A few years back I was approached by a district level leader to showcase a few new English Language Learners in our district.  The leader wanted something different to capture the essence of the changes in our demographics.  As the supervisor for English Language Programs I was thrilled to see the shift in thinking and the progressive ideas to allow our students to tell their life stories.... that is until he said, "Lets get the boy who picked rocks in Mexico to talk about his life working in the fields."  Immediately, I realized my colleague had completely missed the mark!

Changing Demographics

Over the past 15 years, school districts across the United States have experienced explosive growth in the immigrant population. The increased enrollment has strained the resources of schools—whether they've had experience with English language learners or not. And as school districts struggle to find additional funding and resources to support this diverse group, they also have to contend with the fact that English language learners fall behind in standardized tests and many are more socioeconomically disadvantaged than their peers. Beyond these facts is the idea that our students come in with a wealth of knowledge that far outweighs what a language proficiency score tells us... they each have a story to tell... and from which we as district level leaders, teachers and communities can learn from. 

Eventually, our conversation lead to my colleague going to the young man and asking him to recount his life picking rocks  for our up coming school board meeting.   As the conversation started I could tell that the request did not sit well with the student.  He tried to comprehend really what our district leader wanted him to do.  Once the conversation was nearing its end, our student simply said with conviction,


In that moment I had realized that we had judged his life story on the chapter we walked in on.

Shifting Our Thinking to See the Whole Child

ELL students are a highly heterogeneous and complex group of students with diverse gifts, educational needs, backgrounds, languages and goals. This diversity is an asset. However, the current one-size-fits-all traditional education model is struggling to adapt. ELL students have long been provided with these one-size-fits-all intake practices, educational programs and services, and the results show that we miss understanding what value added assets our students bring to our districts.  We have essentially equated our ELLs to their language proficiency levels.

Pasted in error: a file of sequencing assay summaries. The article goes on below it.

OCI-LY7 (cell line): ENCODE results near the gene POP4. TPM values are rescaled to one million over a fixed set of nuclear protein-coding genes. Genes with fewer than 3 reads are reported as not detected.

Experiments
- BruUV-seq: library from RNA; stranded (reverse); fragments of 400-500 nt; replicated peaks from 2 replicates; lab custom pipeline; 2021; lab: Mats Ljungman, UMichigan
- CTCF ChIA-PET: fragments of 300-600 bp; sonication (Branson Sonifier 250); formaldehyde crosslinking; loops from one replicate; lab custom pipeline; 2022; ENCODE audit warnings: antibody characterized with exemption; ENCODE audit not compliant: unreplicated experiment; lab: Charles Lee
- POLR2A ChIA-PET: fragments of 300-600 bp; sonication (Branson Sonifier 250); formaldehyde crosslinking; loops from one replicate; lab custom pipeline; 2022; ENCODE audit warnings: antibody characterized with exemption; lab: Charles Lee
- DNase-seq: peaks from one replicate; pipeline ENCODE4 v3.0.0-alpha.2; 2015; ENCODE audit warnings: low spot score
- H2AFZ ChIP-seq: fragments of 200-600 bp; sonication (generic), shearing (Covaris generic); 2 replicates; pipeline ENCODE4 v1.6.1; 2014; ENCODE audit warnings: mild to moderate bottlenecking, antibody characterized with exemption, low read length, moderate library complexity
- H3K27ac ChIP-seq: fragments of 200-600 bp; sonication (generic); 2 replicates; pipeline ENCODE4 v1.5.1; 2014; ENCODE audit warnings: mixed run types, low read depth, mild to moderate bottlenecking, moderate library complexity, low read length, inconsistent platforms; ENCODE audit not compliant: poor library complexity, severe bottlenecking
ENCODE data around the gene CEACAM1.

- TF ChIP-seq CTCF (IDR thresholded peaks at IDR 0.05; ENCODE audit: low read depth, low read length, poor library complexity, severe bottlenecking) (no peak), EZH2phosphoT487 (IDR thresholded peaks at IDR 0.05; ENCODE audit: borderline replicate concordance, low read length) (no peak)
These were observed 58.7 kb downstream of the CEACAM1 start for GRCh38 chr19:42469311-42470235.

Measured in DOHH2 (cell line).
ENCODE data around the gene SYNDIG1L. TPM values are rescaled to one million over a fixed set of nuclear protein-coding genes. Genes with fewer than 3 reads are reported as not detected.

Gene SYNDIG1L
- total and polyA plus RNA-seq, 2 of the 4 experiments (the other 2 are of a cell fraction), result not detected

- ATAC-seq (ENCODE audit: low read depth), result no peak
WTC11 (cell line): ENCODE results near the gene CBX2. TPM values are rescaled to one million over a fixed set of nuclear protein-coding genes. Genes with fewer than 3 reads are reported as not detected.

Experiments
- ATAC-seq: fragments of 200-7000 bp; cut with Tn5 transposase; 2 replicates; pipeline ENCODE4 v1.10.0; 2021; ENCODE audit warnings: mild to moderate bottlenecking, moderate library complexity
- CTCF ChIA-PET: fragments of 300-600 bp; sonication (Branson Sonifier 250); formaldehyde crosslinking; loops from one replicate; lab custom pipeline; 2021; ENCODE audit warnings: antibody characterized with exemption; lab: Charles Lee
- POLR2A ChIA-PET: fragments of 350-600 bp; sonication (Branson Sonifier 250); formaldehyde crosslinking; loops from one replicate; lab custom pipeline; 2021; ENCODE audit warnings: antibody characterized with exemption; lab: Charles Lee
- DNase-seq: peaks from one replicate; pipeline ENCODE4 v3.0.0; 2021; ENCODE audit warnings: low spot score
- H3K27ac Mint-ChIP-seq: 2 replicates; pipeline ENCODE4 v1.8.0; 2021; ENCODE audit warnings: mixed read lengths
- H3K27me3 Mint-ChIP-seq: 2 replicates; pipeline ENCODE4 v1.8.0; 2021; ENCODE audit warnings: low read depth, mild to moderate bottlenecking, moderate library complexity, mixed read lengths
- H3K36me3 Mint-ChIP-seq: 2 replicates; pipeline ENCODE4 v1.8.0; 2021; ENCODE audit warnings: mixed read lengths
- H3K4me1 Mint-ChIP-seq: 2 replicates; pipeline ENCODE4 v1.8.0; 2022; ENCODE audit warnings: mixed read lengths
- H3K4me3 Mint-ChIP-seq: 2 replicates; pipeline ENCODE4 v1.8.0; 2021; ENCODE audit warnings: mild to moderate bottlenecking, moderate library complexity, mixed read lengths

Reflecting on our conversation with our new student, it was evident to my colleague that he too had missed the mark.  However, good came from that moment. The conversation taught us we needed to do more as a district.  In the weeks and months that followed we started to think critically about our cultural capacity and the cultural capital we had in all of our students.  Our approach became more holistic, as we moved beyond just looking at hard data and language proficiency levels.  We started to enlist student voice.  We began to open our third eye and adjust our systems to be accountable to the students who provided us with more knowledge then perhaps we could provide them.  

Moving Forward

A key shift for schools to make is working together across the system and with not only with educators to maximize learning opportunities for ELL students, but also with stakeholders that include students and families. English language acquisition should be a coherent part of ELL students’ learning and integrated into academic content courses, but so should showcasing who our students and families are as people.  This requires a much larger shift in thinking than simply teaching English vocabulary in a math or science course. Personalized, is about teaching and learning about the whole child, from academic learning to culturally responsive teaching, to developing student and district skills and dispositions necessary for success in building a system that emphasizes the cultural capital that all of our students bring. 

Last thought:  Advocacy is critical.  What burns in the heart of an educator is the passion that we must have to be certain that we do not allow a child to be judged on a standard that discounts their very being.

Dr. Martina Wagner | Wagner Educational Consulting | 2018 |